Tuesday, August 19, 2014

second nature

At my very last "girls' night" in Crawfordsville with the other young to youngish Orthodox wyves, which was conducted mostly on my floor amidst boxes of books and dishes, I suggested for conversation the topic of Habits. I had recently re-read Fr. Thomas Hopko's 55 Maxims for Christian Living, and noticed that the word "regularly" shows up a lot (in addition to words like "practice," "discipline," and "always,") and then noticed that even where it doesn't, of course it's implicit that all these imperatives ("Be," "Do," etc) are progressive and so the reader should understand that these things are to be done as a matter of habit.

With new beginnings in a new home on my mind, I was reminded then of a saying that Fr. JB of XtS in Chicago attributed to some Gregory or another during a homily when we visited last fall. I can't quote it exactly but the gist of it was that although every day is a good day to make a new beginning, there is no time more perfect than autumn to start a new good work in Christ. Something like that. So I suggested that we talk about habits generally, and specifically what we'd like to begin anew this fall. I was naughty and beset by many moving woes, so I didn't do the homework and think about the habits I wanted to start, and we just talked about the 55 Maxims, which was good. But now we're here in our new home, mostly settled in, and I'm ready to start laying some track.

It seems to me that human beings are mostly made of habits and that is why it is so exciting to think about starting new ones. It's like a makeover. You really can make yourself into the person that you want to be. Is it Aristotle who points out that when we know how to do something effortlessly through practice, we call that our "second nature?" I don't remember. I like that because it recognizes that we have two natures-- the raw material given to us at birth, and the form into which we can sculpt that material.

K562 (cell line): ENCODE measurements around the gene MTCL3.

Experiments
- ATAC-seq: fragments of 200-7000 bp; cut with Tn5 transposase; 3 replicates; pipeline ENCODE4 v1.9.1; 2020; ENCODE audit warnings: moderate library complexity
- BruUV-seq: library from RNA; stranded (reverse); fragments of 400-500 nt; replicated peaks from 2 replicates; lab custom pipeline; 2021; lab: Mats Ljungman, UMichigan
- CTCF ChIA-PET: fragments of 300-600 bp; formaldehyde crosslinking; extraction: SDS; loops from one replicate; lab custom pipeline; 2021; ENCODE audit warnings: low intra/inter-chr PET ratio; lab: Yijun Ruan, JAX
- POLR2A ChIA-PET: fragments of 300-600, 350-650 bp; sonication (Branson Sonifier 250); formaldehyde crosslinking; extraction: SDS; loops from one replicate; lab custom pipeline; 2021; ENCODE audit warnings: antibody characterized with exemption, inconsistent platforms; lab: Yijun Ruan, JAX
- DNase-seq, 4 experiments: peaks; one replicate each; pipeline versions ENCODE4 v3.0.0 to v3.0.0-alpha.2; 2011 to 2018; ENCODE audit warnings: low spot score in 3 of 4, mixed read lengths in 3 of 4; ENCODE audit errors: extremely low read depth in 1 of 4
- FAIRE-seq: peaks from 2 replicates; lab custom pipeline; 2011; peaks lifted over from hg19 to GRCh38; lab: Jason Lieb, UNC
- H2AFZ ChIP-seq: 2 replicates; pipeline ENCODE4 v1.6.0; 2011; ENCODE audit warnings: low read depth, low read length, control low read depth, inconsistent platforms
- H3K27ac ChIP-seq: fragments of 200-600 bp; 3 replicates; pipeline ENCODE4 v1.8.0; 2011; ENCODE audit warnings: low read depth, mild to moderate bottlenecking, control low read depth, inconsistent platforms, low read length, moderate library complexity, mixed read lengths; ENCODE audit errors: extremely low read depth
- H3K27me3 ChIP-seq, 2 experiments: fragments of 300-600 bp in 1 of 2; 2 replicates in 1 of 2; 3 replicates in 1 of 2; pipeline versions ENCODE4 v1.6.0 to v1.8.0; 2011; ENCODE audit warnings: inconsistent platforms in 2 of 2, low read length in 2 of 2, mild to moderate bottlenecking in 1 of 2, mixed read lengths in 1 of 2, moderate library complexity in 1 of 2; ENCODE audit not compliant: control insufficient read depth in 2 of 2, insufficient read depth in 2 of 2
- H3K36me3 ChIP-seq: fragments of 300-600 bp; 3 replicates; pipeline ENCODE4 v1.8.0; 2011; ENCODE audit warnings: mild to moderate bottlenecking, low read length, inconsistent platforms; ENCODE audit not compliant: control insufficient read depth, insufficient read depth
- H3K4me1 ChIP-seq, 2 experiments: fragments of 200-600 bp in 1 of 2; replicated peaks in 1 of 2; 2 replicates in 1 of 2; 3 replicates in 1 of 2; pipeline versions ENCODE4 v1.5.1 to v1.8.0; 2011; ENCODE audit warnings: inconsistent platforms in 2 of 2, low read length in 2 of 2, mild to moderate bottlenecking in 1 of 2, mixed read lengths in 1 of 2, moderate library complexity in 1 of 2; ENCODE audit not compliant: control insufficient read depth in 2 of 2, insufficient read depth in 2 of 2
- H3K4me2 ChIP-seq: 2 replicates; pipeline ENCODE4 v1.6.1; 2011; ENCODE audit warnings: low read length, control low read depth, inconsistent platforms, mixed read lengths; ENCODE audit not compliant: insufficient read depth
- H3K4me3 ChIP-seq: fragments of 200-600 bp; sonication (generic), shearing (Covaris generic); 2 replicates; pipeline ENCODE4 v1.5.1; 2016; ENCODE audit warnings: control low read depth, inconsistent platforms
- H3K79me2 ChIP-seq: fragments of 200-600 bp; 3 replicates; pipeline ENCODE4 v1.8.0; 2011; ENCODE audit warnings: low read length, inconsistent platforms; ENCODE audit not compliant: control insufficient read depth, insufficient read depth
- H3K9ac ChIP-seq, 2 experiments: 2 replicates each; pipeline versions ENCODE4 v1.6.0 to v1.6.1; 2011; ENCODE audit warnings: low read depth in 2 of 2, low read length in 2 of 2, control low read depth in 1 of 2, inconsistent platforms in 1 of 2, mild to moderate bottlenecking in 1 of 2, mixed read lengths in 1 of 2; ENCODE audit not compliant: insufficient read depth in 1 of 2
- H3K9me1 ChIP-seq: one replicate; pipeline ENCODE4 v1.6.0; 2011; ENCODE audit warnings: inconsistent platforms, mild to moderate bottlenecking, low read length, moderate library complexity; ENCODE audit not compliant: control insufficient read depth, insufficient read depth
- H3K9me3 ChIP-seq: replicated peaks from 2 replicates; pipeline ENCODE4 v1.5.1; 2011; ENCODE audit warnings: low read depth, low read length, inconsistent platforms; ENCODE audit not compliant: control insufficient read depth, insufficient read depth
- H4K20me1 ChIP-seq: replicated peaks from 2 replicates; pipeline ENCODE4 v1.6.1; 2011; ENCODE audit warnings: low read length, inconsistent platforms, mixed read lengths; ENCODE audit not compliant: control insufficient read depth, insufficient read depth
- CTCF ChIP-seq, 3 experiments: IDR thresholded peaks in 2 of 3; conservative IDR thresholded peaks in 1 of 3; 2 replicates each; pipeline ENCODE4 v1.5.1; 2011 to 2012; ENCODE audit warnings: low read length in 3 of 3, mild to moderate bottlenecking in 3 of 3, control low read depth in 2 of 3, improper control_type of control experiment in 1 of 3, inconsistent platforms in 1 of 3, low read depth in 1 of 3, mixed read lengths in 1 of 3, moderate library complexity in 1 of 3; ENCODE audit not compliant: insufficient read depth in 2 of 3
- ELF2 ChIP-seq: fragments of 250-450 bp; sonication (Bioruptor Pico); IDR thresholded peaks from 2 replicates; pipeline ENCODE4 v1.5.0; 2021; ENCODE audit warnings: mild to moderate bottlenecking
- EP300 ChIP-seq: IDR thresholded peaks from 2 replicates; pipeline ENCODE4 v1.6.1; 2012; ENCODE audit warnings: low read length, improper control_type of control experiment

Enough babble. I'm a bear of very little brain right now so I'll just tell you the habits that I want to start this autumn.

1. Baby/Family routines: We've found that Scott Maximos is much happier when we do the same thing every day. This is how the day is shaping up for him:
  • Matt changes his diaper when he wakes up. Daddy is a little goofier than Mommy about this so it's a fun way to start the day.
  • Prayers, which Bubs actually seems to enjoy. He likes to look at the icons and listen to our voices.
  • Nursing while Daddy reads the Bible
  • The rest of the day is spent in little naps, nursings, accompanying me in the kitchen or sitting on somebody's lap while reading. We try to get in a big nap in the morning and one in the afternoon. The more he sleeps and nurses, the happier he seems to be.
  • A bath with Mommy after dinner, pajamas and a big long nurse while Daddy reads something out loud. I was having a bit of trouble following Tristram Shandy by ear since it is famously composed of about 95% parenthetical digressions. Matt picked up a Trollope novel yesterday at a bookstore so we'll try that. Bubs falls asleep and we sneak away. I nurse him throughout the night when he grumbles but he doesn't wake up much.